National Park City and Front Gardens
National Park City aims to make cities greener, healthier and wilder. As most people's nearest local green space, front gardens have a vital role in this.
#WhatIf we all brought life back to our streets?
The History of the Ealing Front Gardens Project
This website includes content from the original Ealing Front Gardens Project website.
That project looked into the concreting and paving of front gardens and the consequences of doing so. It published research on the extent of front garden hard surfacing in the London Borough of Ealing, and other information about this widespread problem.
Front gardens disappearing under hard surfacing has reached epidemic proportions in the London Borough of Ealing, as in many other parts of Britain. The primary trigger was the relaxation of planning controls in 1995 by the Government, allowing kerb-drops (pavement crossovers) as ‘permitted development’. This enabled people to turn their front gardens into car parks.
The subsequent paving and concreting of front gardens has become a serious environmental and social concern. It causes flooding, water and air pollution, hotter streets, loss of biodiversity, dangers to pedestrians, increased pressure on roadside parking, destruction of green and pleasant residential roads, upset neighbours, community tensions and many other problems. Yet people throughout England can still pave or concrete their entire front garden, as long as they make a token (and often ineffective) attempt to provide rainwater drainage. We list some of the legislation here.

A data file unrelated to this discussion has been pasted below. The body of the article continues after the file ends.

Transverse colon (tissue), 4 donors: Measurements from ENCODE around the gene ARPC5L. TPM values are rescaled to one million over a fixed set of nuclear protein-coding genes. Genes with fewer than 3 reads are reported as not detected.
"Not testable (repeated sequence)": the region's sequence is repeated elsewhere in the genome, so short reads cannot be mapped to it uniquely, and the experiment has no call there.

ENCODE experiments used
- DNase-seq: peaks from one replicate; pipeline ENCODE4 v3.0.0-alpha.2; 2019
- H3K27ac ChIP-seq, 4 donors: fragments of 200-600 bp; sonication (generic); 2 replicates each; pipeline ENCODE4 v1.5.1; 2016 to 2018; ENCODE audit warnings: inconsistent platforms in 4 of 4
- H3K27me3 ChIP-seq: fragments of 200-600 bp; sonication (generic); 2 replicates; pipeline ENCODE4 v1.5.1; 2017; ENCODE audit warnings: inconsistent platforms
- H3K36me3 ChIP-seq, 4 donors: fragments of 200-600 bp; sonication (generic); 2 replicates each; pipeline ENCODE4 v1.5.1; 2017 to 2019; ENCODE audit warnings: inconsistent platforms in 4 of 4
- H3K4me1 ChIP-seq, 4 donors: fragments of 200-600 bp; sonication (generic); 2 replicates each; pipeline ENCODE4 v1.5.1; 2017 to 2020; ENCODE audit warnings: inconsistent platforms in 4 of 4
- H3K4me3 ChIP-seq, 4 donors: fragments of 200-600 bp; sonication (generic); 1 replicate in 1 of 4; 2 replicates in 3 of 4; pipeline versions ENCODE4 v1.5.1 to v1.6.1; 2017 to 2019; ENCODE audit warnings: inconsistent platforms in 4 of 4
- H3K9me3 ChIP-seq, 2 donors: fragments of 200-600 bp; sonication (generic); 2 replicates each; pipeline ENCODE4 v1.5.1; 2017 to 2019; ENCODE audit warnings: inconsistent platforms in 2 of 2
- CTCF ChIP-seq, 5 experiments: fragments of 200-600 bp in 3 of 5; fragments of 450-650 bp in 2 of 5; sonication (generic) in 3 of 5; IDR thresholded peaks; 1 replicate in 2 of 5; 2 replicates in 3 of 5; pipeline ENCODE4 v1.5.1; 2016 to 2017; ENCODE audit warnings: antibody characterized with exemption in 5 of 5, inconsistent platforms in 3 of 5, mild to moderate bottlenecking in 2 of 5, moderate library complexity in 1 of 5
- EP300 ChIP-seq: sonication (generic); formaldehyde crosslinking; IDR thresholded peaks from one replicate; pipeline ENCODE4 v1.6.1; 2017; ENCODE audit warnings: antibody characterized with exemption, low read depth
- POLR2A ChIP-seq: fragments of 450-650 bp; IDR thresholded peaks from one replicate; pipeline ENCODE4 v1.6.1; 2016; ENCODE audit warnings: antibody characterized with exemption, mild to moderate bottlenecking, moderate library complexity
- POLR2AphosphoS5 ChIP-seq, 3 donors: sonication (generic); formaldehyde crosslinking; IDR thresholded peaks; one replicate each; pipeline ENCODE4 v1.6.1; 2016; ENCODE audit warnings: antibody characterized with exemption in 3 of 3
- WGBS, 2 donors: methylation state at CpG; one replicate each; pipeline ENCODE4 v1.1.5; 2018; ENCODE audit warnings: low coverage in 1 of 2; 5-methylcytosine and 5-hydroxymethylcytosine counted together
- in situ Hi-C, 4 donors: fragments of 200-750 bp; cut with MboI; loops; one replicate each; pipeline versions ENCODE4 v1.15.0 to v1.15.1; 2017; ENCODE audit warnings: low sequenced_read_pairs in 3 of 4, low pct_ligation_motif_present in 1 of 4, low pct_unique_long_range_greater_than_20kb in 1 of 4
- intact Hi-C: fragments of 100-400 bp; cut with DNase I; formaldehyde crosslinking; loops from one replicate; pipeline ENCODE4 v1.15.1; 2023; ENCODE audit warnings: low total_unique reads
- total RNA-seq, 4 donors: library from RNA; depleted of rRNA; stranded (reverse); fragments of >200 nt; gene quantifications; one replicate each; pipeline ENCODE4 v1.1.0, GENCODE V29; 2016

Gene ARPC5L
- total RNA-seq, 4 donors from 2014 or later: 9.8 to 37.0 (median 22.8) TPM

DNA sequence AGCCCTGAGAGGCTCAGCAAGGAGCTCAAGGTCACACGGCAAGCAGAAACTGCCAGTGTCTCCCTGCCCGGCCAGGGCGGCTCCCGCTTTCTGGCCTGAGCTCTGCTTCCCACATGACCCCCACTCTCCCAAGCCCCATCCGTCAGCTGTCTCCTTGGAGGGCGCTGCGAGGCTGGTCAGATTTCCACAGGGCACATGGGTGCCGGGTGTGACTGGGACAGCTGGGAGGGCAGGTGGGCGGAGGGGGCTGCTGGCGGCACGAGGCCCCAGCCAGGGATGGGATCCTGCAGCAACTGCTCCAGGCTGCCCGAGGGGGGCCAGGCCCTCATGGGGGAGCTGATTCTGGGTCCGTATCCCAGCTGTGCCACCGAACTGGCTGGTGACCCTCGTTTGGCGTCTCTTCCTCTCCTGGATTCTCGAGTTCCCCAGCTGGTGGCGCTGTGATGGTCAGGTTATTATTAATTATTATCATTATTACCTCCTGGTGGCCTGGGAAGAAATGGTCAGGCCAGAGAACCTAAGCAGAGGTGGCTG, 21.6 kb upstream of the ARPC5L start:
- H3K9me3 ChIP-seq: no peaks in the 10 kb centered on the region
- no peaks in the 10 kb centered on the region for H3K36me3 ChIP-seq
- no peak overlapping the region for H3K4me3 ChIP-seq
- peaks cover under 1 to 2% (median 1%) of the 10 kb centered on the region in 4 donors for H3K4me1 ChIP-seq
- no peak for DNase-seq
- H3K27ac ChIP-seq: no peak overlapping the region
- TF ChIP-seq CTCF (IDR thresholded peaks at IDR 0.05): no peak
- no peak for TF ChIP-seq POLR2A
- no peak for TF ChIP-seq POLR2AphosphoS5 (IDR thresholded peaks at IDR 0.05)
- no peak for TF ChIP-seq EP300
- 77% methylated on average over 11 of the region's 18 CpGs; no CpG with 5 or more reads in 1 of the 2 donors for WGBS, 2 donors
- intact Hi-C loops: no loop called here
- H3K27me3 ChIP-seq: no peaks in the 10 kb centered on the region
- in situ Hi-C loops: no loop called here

Since the late 1990s Ealing’s Local Agenda 21 became increasingly concerned that paving and concreting front gardens was causing many environmental and community problems.
In 2004, using a small grant from Ealing Council, the group commissioned Pene Healey Associates to conduct desk research into what was known about the problems and their extent. This revealed that there was a lot of concern and hand-wringing, but very little was known about the problems or even the amount of front garden hard surfacing that exists.
In 2005 the Ealing Front Gardens Project conducted the first ever comprehensive survey of the amount of front garden hard surfacing in an urban area in Britain. This revealed that a quarter of the borough’s 74,300 front gardens were completely hard surfaced, with no vegetation at all, and a further fifth had nearly all (90-99% of their area) hard surfaced. You can find further details on the Research pages.
In 2017, the Ealing Front Gardens Project carried out more research showing that approving a pavement crossover to allow front garden parking almost always results in the garden being completely paved over.
Such extensive hard surfacing is completely unnecessary.
Also in 2017, the project worked with the Royal Horticultural Society to turn a fully hard surfaced front garden in Greenford back to garden while still allowing parking for two cars. Further details and before-and-after pictures are here.